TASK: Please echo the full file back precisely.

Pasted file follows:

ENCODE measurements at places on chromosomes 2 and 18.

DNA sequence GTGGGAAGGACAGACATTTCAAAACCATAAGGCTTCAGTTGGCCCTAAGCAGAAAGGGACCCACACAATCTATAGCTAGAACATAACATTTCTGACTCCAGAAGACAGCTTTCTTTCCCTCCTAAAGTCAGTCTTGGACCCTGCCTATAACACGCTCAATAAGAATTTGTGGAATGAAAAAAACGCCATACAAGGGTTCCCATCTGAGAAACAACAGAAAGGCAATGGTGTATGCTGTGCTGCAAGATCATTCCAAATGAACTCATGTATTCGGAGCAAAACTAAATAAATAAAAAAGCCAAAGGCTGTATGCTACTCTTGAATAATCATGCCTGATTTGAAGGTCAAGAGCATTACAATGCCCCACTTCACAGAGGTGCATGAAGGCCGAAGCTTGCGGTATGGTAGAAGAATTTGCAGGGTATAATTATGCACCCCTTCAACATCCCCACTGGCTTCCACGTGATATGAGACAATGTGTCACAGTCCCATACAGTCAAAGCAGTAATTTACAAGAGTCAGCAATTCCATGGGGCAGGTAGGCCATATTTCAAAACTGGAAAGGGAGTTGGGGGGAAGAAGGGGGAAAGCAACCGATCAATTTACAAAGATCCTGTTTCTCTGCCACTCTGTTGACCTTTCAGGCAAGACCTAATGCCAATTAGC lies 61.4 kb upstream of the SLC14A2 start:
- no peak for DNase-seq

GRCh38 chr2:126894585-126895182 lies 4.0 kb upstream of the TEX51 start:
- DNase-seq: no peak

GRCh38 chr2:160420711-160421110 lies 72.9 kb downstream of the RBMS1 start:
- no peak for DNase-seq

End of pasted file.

ENCODE measurements at places on chromosomes 2 and 18.

DNA sequence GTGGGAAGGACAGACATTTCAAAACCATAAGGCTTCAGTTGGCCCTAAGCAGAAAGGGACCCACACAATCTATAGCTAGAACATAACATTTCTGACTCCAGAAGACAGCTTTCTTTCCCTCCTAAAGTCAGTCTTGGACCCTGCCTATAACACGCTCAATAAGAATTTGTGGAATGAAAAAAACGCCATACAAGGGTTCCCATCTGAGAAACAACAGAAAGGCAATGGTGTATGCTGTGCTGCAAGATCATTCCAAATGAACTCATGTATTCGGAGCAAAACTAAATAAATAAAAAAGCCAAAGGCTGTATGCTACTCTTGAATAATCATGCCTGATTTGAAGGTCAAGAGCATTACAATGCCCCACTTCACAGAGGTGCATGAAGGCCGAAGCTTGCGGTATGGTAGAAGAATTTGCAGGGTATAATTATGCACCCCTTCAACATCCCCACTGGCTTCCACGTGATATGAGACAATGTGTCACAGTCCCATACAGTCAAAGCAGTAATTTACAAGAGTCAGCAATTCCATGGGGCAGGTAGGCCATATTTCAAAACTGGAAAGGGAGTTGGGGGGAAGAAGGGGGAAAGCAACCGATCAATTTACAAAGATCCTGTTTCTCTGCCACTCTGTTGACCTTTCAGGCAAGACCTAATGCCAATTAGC lies 61.4 kb upstream of the SLC14A2 start:
- no peak for DNase-seq

GRCh38 chr2:126894585-126895182 lies 4.0 kb upstream of the TEX51 start:
- DNase-seq: no peak

GRCh38 chr2:160420711-160421110 lies 72.9 kb downstream of the RBMS1 start:
- no peak for DNase-seq